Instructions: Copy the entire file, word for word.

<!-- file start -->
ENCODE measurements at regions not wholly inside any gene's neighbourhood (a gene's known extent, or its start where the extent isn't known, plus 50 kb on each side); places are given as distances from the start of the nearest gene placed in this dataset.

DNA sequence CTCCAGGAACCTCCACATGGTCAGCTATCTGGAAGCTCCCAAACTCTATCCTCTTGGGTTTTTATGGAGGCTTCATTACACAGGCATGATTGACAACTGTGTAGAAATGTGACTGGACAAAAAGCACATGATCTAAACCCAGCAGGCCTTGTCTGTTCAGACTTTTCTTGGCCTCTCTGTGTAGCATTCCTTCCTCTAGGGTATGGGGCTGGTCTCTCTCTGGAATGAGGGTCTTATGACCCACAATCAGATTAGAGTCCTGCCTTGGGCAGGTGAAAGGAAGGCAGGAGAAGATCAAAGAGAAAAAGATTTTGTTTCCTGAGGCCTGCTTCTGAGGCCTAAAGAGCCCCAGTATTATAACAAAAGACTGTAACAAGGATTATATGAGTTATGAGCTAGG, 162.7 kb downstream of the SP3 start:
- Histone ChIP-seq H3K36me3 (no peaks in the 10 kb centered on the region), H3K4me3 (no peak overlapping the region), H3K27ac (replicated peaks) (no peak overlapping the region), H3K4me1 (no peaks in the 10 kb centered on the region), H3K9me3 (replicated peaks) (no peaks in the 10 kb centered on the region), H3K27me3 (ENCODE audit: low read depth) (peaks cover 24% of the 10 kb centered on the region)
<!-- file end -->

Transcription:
ENCODE measurements at regions not wholly inside any gene's neighbourhood (a gene's known extent, or its start where the extent isn't known, plus 50 kb on each side); places are given as distances from the start of the nearest gene placed in this dataset.

DNA sequence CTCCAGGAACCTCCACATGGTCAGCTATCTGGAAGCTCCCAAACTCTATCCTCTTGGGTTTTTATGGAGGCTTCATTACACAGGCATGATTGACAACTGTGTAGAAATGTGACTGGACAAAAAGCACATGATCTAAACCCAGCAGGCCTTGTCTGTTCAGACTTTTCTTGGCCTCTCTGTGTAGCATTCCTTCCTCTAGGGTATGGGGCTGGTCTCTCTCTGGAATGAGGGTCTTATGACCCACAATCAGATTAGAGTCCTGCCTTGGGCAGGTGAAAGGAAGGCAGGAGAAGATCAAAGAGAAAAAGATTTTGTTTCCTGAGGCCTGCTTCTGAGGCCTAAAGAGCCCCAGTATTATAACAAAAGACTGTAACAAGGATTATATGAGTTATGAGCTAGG, 162.7 kb downstream of the SP3 start:
- Histone ChIP-seq H3K36me3 (no peaks in the 10 kb centered on the region), H3K4me3 (no peak overlapping the region), H3K27ac (replicated peaks) (no peak overlapping the region), H3K4me1 (no peaks in the 10 kb centered on the region), H3K9me3 (replicated peaks) (no peaks in the 10 kb centered on the region), H3K27me3 (ENCODE audit: low read depth) (peaks cover 24% of the 10 kb centered on the region)